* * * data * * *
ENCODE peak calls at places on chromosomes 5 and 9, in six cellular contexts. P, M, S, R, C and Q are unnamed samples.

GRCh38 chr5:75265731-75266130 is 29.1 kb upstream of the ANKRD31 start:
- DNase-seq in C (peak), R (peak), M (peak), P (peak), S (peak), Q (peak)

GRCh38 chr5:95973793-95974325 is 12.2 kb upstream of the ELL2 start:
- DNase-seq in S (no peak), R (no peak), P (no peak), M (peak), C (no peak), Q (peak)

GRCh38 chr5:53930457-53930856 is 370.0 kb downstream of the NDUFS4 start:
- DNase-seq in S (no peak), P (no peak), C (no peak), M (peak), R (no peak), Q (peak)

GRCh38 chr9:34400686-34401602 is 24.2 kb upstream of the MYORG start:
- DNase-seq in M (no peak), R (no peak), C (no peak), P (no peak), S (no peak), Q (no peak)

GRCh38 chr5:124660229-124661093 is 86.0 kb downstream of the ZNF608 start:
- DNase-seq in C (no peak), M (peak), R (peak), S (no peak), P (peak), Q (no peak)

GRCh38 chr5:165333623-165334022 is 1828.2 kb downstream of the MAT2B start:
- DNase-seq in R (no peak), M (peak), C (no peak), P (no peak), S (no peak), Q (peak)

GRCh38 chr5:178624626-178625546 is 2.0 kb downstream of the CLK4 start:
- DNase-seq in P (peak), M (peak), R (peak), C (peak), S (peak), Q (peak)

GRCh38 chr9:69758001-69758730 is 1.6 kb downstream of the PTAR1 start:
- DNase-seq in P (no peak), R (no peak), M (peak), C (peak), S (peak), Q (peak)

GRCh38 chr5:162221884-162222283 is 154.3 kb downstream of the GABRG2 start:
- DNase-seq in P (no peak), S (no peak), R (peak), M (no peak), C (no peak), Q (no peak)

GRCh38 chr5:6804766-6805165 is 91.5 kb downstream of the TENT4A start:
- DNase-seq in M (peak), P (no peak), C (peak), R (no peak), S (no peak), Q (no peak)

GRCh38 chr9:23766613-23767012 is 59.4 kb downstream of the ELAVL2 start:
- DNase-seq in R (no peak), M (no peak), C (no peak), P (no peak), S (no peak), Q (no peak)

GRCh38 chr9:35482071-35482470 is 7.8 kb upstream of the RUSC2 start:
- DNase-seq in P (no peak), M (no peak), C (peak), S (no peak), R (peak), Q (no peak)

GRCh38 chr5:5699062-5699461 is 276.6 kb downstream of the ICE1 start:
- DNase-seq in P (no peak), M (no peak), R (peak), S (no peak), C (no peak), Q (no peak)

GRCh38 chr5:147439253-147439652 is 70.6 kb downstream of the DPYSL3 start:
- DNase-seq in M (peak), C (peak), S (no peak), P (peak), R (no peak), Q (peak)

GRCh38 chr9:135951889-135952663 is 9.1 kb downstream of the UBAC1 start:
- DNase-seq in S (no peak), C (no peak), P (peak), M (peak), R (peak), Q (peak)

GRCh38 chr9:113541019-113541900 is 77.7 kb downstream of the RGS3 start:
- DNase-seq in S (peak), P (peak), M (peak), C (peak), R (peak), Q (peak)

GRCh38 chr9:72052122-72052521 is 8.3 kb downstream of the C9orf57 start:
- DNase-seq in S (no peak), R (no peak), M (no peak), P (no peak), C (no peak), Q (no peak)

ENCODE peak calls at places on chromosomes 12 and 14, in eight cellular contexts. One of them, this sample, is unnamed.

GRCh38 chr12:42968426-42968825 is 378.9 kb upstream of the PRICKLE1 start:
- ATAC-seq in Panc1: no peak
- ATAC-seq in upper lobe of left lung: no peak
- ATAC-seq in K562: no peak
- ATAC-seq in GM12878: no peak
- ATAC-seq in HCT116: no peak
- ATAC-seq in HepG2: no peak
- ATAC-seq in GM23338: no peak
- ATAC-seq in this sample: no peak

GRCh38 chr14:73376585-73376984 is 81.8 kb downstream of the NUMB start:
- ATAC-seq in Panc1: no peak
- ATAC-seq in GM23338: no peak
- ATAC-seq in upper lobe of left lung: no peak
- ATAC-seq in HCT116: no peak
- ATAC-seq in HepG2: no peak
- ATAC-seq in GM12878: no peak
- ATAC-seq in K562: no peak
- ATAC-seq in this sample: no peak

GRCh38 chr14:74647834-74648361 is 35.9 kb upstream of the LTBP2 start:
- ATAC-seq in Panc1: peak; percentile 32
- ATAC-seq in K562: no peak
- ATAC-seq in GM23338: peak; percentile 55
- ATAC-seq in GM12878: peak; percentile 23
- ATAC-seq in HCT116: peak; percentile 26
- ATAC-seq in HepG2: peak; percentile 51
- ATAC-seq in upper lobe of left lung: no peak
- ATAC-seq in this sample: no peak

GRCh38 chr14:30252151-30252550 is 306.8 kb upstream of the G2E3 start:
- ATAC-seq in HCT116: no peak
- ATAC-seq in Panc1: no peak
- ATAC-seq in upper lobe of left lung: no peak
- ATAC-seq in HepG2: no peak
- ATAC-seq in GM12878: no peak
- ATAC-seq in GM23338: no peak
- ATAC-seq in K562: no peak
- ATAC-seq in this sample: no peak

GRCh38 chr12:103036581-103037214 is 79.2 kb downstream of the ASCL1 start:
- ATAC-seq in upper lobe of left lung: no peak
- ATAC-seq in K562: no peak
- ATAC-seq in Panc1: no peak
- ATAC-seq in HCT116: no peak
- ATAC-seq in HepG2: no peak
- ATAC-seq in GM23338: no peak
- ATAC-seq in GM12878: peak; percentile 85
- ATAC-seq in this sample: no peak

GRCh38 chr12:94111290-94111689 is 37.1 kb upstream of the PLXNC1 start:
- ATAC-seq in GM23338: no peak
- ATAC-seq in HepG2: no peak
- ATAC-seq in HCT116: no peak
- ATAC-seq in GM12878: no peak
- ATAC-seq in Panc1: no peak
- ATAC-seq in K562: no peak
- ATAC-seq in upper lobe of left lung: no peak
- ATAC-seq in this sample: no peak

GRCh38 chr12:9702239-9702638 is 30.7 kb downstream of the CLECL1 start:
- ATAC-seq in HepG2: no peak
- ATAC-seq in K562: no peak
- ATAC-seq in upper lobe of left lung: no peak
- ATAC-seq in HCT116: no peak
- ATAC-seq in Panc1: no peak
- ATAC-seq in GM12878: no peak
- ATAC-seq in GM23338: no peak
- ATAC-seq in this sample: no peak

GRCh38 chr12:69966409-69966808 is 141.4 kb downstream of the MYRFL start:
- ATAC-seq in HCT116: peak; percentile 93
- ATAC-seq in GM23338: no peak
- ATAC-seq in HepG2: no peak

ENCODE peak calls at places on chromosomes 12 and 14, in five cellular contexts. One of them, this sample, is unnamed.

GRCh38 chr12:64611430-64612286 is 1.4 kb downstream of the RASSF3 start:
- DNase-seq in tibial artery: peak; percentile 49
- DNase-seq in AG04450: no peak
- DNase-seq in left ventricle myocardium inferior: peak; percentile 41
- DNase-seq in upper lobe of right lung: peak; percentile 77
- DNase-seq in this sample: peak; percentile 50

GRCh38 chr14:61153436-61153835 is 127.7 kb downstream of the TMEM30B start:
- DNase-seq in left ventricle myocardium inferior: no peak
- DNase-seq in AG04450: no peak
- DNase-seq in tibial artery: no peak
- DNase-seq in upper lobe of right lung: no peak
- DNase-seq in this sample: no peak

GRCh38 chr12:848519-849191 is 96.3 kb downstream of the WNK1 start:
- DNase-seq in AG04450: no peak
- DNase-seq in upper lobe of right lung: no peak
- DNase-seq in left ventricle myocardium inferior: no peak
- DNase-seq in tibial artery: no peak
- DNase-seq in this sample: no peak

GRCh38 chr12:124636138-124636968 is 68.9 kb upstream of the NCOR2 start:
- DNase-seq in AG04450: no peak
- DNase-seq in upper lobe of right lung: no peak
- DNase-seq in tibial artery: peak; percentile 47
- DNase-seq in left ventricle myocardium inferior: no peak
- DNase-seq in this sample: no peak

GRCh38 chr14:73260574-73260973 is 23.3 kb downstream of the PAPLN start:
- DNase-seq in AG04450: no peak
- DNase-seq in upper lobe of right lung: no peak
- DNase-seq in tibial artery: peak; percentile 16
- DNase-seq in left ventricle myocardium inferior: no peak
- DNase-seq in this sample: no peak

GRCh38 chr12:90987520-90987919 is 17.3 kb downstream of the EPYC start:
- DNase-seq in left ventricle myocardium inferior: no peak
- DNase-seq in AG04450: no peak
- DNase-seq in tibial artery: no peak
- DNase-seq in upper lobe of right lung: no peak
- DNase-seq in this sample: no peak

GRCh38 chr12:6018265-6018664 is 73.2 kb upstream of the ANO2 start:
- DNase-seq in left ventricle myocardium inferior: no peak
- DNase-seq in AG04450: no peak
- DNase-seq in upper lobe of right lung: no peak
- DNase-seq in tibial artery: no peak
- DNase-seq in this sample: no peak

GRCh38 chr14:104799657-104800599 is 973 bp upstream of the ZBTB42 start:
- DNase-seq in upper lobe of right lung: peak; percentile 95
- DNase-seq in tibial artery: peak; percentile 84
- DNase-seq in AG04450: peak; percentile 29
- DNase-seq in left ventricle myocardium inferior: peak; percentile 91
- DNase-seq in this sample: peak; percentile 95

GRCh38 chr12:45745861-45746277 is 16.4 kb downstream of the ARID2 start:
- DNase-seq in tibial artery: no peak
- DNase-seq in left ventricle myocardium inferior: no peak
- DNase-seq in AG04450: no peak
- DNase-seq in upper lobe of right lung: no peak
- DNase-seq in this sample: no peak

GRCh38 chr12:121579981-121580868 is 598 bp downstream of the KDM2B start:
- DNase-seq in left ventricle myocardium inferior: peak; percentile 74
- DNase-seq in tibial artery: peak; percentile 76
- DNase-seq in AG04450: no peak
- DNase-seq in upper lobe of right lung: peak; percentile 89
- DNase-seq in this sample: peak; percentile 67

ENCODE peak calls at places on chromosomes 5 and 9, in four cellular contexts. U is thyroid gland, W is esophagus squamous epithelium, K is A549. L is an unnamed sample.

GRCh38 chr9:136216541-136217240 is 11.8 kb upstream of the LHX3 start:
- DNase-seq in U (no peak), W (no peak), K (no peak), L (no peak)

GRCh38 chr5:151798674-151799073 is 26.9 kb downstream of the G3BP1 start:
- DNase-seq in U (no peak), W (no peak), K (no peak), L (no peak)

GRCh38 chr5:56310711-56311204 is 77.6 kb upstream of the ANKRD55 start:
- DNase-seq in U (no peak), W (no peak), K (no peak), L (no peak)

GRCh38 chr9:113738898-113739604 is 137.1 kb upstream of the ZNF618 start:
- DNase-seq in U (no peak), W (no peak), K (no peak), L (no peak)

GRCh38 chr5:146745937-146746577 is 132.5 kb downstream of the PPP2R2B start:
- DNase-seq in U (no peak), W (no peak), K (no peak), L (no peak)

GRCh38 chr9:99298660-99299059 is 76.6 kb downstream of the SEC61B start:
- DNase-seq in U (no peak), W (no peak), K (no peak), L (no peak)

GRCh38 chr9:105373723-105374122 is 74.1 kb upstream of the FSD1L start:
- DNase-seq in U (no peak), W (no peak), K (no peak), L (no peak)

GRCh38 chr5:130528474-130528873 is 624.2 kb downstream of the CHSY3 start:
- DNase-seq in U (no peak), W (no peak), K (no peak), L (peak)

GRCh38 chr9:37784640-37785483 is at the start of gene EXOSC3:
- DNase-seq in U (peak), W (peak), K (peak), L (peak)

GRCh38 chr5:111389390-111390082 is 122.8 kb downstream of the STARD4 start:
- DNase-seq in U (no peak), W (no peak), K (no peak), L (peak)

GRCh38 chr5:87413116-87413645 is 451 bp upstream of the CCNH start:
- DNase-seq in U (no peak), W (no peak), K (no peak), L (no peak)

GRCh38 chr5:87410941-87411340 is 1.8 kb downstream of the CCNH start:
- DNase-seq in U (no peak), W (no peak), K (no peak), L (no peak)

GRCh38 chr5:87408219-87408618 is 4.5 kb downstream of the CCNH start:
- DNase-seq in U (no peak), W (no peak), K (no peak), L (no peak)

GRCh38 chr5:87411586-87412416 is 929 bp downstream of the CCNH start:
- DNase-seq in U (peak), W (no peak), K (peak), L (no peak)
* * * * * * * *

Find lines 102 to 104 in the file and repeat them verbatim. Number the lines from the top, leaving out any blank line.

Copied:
- ATAC-seq in GM23338: no peak
- ATAC-seq in HepG2: no peak

ENCODE peak calls at places on chromosomes 12 and 14, in five cellular contexts. One of them, this sample, is unnamed.